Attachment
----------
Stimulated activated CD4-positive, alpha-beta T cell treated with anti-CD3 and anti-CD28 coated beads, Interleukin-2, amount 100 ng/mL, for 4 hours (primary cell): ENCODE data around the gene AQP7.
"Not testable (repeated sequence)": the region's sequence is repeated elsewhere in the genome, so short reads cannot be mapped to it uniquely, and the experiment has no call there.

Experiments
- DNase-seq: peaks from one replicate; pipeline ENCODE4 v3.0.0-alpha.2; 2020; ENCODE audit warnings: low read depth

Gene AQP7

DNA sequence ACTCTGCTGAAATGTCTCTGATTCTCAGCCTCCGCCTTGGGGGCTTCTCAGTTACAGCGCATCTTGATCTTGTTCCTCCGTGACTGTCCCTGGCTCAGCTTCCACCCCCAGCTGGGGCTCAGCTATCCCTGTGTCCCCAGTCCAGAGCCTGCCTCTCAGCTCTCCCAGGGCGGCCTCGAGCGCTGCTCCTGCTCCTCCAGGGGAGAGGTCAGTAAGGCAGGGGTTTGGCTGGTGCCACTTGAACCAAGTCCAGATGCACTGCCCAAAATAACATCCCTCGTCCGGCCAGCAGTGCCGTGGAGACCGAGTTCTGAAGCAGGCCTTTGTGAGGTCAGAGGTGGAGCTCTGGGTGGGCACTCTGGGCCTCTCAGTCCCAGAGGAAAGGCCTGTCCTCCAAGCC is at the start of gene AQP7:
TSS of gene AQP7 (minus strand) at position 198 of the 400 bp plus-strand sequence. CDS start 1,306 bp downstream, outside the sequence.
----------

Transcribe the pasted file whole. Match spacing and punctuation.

Stimulated activated CD4-positive, alpha-beta T cell treated with anti-CD3 and anti-CD28 coated beads, Interleukin-2, amount 100 ng/mL, for 4 hours (primary cell): ENCODE data around the gene AQP7.
"Not testable (repeated sequence)": the region's sequence is repeated elsewhere in the genome, so short reads cannot be mapped to it uniquely, and the experiment has no call there.

Experiments
- DNase-seq: peaks from one replicate; pipeline ENCODE4 v3.0.0-alpha.2; 2020; ENCODE audit warnings: low read depth

Gene AQP7

DNA sequence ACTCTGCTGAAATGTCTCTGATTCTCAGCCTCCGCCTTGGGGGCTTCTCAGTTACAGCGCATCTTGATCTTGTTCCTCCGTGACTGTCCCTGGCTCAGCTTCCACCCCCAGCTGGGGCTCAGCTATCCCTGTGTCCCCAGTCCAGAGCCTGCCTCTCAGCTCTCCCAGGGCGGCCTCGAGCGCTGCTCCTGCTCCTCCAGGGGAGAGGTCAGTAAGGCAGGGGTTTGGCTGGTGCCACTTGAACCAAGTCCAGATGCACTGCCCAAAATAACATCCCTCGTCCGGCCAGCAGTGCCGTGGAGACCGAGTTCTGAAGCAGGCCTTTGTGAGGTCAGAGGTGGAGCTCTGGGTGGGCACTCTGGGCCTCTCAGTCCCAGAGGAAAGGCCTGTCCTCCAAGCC is at the start of gene AQP7:
TSS of gene AQP7 (minus strand) at position 198 of the 400 bp plus-strand sequence. CDS start 1,306 bp downstream, outside the sequence.